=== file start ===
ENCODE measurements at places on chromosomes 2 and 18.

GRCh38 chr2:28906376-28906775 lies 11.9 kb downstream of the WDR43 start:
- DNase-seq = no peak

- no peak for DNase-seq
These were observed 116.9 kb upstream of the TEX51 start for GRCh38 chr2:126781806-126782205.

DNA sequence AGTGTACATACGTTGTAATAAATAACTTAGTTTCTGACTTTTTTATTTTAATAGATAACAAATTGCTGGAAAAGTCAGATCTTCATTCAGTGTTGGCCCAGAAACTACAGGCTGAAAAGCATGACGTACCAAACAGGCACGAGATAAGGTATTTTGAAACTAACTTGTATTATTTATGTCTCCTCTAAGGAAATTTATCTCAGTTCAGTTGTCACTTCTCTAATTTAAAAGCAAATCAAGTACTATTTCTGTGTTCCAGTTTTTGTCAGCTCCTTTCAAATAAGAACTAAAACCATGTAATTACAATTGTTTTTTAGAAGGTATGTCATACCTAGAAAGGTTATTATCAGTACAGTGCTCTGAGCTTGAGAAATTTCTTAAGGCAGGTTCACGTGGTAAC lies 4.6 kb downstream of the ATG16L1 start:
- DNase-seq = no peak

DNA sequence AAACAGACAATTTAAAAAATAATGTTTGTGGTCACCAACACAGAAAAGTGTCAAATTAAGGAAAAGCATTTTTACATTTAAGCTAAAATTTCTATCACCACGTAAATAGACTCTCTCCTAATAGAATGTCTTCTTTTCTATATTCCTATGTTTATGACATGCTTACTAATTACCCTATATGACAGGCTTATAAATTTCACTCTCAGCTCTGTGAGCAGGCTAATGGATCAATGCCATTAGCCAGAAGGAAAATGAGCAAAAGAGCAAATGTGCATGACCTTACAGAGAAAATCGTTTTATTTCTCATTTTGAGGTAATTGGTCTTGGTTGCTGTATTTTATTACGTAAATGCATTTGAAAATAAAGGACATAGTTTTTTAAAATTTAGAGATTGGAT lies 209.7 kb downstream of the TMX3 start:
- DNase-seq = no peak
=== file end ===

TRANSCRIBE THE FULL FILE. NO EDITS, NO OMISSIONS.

ENCODE measurements at places on chromosomes 2 and 18.

GRCh38 chr2:28906376-28906775 lies 11.9 kb downstream of the WDR43 start:
- DNase-seq = no peak

- no peak for DNase-seq
These were observed 116.9 kb upstream of the TEX51 start for GRCh38 chr2:126781806-126782205.

DNA sequence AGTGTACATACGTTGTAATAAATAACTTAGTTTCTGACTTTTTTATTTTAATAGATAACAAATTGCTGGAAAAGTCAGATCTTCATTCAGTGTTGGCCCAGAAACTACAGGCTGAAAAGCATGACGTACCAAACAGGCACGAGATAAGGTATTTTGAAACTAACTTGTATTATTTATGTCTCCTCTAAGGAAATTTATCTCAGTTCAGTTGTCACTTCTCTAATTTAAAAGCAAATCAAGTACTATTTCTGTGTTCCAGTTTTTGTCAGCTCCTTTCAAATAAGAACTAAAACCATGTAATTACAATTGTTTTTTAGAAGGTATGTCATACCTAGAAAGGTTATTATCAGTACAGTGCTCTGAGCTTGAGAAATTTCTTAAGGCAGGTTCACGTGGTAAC lies 4.6 kb downstream of the ATG16L1 start:
- DNase-seq = no peak

DNA sequence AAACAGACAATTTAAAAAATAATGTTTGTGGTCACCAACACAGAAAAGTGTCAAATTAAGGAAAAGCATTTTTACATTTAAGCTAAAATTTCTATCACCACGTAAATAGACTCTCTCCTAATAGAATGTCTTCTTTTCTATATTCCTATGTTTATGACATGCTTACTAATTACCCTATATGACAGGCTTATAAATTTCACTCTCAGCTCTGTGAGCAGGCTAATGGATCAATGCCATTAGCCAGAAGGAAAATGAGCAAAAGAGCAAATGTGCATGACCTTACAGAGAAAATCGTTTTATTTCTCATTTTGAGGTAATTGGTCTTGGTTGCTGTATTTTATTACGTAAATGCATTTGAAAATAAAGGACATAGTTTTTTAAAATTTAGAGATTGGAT lies 209.7 kb downstream of the TMX3 start:
- DNase-seq = no peak